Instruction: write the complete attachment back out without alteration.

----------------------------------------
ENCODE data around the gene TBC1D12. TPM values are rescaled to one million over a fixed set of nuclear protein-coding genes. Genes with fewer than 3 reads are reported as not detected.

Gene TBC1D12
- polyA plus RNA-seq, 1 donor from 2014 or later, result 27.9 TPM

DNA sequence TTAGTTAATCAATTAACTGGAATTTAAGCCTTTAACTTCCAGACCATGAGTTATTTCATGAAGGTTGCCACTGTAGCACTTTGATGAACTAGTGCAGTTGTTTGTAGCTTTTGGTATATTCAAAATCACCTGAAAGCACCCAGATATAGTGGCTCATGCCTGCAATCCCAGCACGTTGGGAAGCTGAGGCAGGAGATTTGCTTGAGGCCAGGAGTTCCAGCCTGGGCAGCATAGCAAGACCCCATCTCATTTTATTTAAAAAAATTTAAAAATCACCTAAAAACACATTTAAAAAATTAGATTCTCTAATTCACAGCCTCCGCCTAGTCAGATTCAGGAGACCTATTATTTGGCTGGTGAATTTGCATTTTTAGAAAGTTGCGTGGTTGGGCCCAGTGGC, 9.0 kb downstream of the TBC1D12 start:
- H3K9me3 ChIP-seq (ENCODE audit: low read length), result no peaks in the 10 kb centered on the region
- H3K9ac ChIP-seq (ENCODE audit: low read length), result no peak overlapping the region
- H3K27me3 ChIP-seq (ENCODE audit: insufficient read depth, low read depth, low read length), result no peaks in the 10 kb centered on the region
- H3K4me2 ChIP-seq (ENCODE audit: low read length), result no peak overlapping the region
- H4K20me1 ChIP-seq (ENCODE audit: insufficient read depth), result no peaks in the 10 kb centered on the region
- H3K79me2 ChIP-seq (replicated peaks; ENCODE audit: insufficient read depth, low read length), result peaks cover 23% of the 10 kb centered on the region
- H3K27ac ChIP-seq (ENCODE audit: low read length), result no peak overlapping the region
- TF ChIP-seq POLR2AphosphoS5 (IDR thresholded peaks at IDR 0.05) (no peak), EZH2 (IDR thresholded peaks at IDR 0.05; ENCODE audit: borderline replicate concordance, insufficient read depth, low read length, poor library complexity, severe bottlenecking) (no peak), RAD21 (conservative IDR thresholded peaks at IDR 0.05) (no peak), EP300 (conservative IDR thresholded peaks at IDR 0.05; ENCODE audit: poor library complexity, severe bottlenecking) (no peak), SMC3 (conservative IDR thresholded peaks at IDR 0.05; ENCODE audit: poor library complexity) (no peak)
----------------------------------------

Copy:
ENCODE data around the gene TBC1D12. TPM values are rescaled to one million over a fixed set of nuclear protein-coding genes. Genes with fewer than 3 reads are reported as not detected.

Gene TBC1D12
- polyA plus RNA-seq, 1 donor from 2014 or later, result 27.9 TPM

DNA sequence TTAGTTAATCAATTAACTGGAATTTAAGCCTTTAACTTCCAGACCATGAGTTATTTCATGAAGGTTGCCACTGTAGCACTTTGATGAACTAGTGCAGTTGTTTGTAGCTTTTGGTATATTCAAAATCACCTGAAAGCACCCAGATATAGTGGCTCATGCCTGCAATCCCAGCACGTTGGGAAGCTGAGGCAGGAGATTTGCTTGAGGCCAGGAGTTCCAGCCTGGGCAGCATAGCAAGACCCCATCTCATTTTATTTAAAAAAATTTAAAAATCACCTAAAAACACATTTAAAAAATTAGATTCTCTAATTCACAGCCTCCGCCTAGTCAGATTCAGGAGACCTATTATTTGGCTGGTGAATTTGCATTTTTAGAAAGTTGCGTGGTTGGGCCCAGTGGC, 9.0 kb downstream of the TBC1D12 start:
- H3K9me3 ChIP-seq (ENCODE audit: low read length), result no peaks in the 10 kb centered on the region
- H3K9ac ChIP-seq (ENCODE audit: low read length), result no peak overlapping the region
- H3K27me3 ChIP-seq (ENCODE audit: insufficient read depth, low read depth, low read length), result no peaks in the 10 kb centered on the region
- H3K4me2 ChIP-seq (ENCODE audit: low read length), result no peak overlapping the region
- H4K20me1 ChIP-seq (ENCODE audit: insufficient read depth), result no peaks in the 10 kb centered on the region
- H3K79me2 ChIP-seq (replicated peaks; ENCODE audit: insufficient read depth, low read length), result peaks cover 23% of the 10 kb centered on the region
- H3K27ac ChIP-seq (ENCODE audit: low read length), result no peak overlapping the region
- TF ChIP-seq POLR2AphosphoS5 (IDR thresholded peaks at IDR 0.05) (no peak), EZH2 (IDR thresholded peaks at IDR 0.05; ENCODE audit: borderline replicate concordance, insufficient read depth, low read length, poor library complexity, severe bottlenecking) (no peak), RAD21 (conservative IDR thresholded peaks at IDR 0.05) (no peak), EP300 (conservative IDR thresholded peaks at IDR 0.05; ENCODE audit: poor library complexity, severe bottlenecking) (no peak), SMC3 (conservative IDR thresholded peaks at IDR 0.05; ENCODE audit: poor library complexity) (no peak)